Smith added the Speedway Club four years later. Charlotte also became the first superspeedway to race under the lights with The Winston All-Star Race in 1992. Five years later, when Texas Motor Speedway debuted, Smith incorporated all of his best advancements into the track and added a spa and health club for good measure, and a “two-fer deal” restroom system — two women’s stalls for every man’s.
“You never see any lines for women’s restrooms,” Smith said. “We have more seats in the restrooms at Texas than they do at Carnegie Hall. And I’ve researched that.”
Smith has invested millions of dollars on shower facilities outside of the race tracks to make camping as convenient as possible.
His most recent piece de resistance is the 16,000 square-foot HD video screen that was constructed in 2011 — and the envy of every track promoter on the circuit.
“We keep on building,” Smith said. “We’re not done yet. We serve so much up to the fans. But we can never do too much for the race fans. We have to constantly work on that. And when they come to the track they won’t forget they were here.”
But for some reason, the NASCAR Hall of Fame nominating committee forgot about Smith and his contribution to the sport — until this year. On Wednesday, Smith will be one of 25 nominees on the Hall of Fame ballot, joining fellow newcomers Maurice Petty, Rex White, Larry Phillips and Dale Jarrett.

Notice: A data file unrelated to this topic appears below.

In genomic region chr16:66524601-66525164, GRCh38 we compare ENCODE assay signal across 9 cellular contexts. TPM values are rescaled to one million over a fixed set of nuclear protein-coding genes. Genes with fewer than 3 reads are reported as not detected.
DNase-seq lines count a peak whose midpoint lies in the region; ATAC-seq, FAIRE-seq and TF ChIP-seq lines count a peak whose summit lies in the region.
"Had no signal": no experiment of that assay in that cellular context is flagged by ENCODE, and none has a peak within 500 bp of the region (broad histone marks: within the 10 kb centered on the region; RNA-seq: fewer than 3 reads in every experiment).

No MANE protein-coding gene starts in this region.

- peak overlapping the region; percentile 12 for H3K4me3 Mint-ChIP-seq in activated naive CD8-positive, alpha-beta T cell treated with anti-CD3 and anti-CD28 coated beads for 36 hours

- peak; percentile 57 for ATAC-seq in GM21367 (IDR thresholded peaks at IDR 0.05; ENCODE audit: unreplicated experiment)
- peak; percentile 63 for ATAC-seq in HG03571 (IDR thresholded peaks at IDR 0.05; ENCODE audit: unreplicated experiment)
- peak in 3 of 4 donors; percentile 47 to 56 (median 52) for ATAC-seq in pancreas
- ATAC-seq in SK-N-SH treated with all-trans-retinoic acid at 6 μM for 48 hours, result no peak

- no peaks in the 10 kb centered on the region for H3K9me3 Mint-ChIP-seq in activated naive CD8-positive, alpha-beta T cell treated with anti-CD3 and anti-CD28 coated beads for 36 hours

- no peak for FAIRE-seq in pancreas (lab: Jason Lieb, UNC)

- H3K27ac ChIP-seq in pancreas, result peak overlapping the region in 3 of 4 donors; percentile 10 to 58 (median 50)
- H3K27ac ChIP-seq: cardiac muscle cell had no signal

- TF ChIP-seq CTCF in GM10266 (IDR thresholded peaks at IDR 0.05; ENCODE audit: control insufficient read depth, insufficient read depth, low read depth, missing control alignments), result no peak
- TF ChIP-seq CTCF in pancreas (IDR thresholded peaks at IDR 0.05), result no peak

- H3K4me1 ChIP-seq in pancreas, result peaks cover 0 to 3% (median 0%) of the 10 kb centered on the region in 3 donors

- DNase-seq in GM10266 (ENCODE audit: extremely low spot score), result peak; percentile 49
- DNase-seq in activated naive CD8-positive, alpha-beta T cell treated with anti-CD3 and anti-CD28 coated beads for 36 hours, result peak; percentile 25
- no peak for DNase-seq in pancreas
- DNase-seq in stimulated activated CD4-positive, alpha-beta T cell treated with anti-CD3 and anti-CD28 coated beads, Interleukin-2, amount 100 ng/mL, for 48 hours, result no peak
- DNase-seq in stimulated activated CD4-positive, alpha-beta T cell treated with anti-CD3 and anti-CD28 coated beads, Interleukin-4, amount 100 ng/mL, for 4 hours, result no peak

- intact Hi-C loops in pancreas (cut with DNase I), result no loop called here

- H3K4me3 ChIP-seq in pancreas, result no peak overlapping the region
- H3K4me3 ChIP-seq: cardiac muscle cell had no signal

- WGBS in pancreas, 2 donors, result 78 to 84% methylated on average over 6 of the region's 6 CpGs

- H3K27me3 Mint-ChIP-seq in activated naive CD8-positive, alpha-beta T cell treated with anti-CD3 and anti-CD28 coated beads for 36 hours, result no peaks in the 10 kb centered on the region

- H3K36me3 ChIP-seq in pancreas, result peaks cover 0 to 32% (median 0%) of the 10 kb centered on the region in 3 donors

“Sometimes, when a guy is still there every week, you may overlook the fact of how many years someone like Bruton has put into the sport,” said NASCAR President and Hall of Fame Nominating Committee member Mike Helton.
“Well, before many of us might remember. Bruton is a good example of that. His efforts many, many, many years ago and particularly in this marketplace and this area were instrumental in the growth years of NASCAR and we shouldn’t overlook that.”
Perhaps Smith’s take-no-prisoners approach initially rubbed the Hall of Fame committee the wrong way. But Smith has worked with three generations of NASCAR’s founding France family — Big Bill, Bill Jr. and now Brian. He still laughs about an early conversation with Bill France Jr., who oversaw the sanctioning body from 1972 to 2000.